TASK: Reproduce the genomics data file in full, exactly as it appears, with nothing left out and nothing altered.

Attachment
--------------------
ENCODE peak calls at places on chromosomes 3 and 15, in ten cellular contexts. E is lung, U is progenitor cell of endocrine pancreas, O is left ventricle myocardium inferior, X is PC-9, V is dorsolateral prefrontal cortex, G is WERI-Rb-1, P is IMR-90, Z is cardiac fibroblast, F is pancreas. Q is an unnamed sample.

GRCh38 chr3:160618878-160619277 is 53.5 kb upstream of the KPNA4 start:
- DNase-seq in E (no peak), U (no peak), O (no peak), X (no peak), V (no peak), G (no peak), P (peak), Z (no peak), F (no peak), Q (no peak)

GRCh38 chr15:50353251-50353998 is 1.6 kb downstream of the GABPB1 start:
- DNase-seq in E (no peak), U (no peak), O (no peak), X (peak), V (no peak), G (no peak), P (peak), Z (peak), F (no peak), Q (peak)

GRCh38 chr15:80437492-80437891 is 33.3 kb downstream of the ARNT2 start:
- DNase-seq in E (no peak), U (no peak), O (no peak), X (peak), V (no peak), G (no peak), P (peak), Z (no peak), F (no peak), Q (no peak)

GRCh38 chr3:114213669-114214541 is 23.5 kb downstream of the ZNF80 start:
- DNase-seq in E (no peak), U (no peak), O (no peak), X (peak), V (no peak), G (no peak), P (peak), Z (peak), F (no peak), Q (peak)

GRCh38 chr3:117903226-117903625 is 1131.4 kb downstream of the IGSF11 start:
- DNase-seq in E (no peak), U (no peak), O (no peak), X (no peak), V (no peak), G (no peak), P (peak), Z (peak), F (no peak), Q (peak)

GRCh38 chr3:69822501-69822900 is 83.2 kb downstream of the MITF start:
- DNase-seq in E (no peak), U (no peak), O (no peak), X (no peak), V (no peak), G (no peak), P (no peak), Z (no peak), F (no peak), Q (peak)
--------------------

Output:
ENCODE peak calls at places on chromosomes 3 and 15, in ten cellular contexts. E is lung, U is progenitor cell of endocrine pancreas, O is left ventricle myocardium inferior, X is PC-9, V is dorsolateral prefrontal cortex, G is WERI-Rb-1, P is IMR-90, Z is cardiac fibroblast, F is pancreas. Q is an unnamed sample.

GRCh38 chr3:160618878-160619277 is 53.5 kb upstream of the KPNA4 start:
- DNase-seq in E (no peak), U (no peak), O (no peak), X (no peak), V (no peak), G (no peak), P (peak), Z (no peak), F (no peak), Q (no peak)

GRCh38 chr15:50353251-50353998 is 1.6 kb downstream of the GABPB1 start:
- DNase-seq in E (no peak), U (no peak), O (no peak), X (peak), V (no peak), G (no peak), P (peak), Z (peak), F (no peak), Q (peak)

GRCh38 chr15:80437492-80437891 is 33.3 kb downstream of the ARNT2 start:
- DNase-seq in E (no peak), U (no peak), O (no peak), X (peak), V (no peak), G (no peak), P (peak), Z (no peak), F (no peak), Q (no peak)

GRCh38 chr3:114213669-114214541 is 23.5 kb downstream of the ZNF80 start:
- DNase-seq in E (no peak), U (no peak), O (no peak), X (peak), V (no peak), G (no peak), P (peak), Z (peak), F (no peak), Q (peak)

GRCh38 chr3:117903226-117903625 is 1131.4 kb downstream of the IGSF11 start:
- DNase-seq in E (no peak), U (no peak), O (no peak), X (no peak), V (no peak), G (no peak), P (peak), Z (peak), F (no peak), Q (peak)

GRCh38 chr3:69822501-69822900 is 83.2 kb downstream of the MITF start:
- DNase-seq in E (no peak), U (no peak), O (no peak), X (no peak), V (no peak), G (no peak), P (no peak), Z (no peak), F (no peak), Q (peak)